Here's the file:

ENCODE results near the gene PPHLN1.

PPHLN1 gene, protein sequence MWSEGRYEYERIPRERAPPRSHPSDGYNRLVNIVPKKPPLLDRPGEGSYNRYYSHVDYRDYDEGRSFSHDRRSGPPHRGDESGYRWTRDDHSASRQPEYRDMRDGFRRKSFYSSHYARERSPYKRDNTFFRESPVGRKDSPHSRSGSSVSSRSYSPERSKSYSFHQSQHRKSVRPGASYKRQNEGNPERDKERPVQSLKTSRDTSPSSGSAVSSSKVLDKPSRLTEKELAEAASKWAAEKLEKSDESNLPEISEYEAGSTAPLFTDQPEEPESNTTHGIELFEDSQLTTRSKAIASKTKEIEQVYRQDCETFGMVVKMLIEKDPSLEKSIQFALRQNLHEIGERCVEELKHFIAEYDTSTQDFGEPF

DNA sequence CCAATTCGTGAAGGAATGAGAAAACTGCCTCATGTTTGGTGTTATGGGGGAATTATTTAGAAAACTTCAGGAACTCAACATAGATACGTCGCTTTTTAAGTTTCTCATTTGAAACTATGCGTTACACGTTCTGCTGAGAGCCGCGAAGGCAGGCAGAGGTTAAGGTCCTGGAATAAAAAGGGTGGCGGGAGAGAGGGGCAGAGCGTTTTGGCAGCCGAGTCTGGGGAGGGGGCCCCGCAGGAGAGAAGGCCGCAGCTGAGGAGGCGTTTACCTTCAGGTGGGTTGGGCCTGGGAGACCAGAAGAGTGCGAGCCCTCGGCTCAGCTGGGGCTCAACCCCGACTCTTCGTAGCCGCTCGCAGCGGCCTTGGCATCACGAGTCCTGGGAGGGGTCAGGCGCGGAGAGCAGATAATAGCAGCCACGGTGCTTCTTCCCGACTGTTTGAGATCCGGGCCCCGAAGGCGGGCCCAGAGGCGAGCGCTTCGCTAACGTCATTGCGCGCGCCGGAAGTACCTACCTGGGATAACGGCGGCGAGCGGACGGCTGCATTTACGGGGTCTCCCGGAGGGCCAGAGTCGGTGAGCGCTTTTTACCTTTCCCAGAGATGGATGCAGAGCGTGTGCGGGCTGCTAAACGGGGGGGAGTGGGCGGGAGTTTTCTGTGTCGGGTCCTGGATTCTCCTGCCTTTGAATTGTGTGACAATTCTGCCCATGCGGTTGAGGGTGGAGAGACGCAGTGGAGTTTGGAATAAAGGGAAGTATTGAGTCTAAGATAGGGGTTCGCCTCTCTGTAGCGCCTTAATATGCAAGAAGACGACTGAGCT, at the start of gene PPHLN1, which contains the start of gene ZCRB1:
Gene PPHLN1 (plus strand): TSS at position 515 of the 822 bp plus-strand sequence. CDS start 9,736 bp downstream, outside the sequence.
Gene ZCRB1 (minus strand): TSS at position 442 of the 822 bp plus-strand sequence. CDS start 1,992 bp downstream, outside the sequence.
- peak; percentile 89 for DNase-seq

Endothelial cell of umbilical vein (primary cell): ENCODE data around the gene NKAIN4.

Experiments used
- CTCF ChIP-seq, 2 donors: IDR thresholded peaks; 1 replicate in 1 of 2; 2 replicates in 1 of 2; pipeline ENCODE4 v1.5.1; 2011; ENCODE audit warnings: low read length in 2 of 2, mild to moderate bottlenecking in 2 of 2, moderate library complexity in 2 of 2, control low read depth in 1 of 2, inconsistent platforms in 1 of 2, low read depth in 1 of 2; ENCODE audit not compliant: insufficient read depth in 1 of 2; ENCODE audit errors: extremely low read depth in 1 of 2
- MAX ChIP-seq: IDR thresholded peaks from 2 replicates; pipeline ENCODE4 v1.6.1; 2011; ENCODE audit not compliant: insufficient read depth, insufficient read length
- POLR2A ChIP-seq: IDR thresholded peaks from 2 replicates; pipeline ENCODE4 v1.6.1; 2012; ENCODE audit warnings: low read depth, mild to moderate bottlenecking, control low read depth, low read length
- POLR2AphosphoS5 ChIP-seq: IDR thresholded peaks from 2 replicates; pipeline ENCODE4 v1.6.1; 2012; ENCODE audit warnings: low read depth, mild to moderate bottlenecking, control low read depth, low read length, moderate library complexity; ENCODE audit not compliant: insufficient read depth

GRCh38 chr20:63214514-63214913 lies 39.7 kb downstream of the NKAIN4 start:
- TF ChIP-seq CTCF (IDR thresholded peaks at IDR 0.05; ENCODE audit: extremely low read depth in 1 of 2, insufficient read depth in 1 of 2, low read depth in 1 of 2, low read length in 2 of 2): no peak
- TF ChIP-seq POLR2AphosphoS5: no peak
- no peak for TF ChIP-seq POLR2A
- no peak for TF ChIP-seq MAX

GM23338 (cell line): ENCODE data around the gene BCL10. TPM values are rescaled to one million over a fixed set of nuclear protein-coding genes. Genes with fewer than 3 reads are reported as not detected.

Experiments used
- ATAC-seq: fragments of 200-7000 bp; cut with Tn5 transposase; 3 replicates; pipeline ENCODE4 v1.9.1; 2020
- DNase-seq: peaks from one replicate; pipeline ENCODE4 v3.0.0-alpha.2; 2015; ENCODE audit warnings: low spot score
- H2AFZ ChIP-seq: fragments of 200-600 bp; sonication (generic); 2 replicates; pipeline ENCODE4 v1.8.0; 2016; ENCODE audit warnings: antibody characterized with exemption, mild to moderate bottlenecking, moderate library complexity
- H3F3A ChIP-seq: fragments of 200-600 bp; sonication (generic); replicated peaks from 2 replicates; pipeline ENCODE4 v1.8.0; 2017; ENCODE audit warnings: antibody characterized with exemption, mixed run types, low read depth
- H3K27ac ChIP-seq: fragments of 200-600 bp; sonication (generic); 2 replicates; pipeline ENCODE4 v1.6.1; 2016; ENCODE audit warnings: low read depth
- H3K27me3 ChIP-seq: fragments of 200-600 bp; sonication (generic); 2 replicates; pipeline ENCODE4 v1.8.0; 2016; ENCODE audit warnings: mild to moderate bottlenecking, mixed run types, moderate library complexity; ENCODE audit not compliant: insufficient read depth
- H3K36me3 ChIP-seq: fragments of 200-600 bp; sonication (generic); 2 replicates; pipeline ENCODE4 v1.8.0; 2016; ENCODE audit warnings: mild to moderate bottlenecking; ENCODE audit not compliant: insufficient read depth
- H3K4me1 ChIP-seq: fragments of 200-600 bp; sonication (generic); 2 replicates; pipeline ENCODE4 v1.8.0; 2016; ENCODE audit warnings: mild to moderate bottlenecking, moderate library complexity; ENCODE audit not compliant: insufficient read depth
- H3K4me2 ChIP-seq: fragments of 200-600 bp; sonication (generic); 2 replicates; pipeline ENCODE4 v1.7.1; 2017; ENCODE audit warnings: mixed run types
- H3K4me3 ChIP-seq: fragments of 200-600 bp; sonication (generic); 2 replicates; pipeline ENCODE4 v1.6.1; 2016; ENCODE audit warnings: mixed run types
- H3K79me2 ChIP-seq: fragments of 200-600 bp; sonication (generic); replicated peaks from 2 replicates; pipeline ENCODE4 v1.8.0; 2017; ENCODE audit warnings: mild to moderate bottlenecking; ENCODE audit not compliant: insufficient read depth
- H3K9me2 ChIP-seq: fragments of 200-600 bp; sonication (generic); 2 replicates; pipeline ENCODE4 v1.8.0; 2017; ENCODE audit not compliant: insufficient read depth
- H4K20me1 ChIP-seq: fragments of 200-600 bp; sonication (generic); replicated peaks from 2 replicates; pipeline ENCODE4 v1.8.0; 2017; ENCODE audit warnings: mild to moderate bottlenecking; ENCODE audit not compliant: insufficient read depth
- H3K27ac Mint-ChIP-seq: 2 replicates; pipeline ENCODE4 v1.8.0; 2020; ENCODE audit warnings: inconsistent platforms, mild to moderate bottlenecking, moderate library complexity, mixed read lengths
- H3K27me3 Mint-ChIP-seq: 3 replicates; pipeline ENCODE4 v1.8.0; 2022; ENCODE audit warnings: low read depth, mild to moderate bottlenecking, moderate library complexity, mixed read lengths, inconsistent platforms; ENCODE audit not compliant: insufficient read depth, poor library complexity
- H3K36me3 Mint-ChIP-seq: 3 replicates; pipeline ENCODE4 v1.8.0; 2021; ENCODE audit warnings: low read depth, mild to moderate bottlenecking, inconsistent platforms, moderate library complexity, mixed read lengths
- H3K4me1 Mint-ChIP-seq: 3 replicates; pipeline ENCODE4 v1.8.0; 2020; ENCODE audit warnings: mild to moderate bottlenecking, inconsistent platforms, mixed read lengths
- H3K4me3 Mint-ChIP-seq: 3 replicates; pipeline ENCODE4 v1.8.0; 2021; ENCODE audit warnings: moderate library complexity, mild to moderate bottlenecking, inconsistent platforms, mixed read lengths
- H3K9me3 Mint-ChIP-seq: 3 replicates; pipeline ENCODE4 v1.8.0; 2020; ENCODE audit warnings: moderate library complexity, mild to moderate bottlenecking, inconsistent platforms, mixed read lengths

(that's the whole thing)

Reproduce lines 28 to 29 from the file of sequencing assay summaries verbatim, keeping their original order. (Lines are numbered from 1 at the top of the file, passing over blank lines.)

- H3K4me2 ChIP-seq: fragments of 200-600 bp; sonication (generic); 2 replicates; pipeline ENCODE4 v1.7.1; 2017; ENCODE audit warnings: mixed run types
- H3K4me3 ChIP-seq: fragments of 200-600 bp; sonication (generic); 2 replicates; pipeline ENCODE4 v1.6.1; 2016; ENCODE audit warnings: mixed run types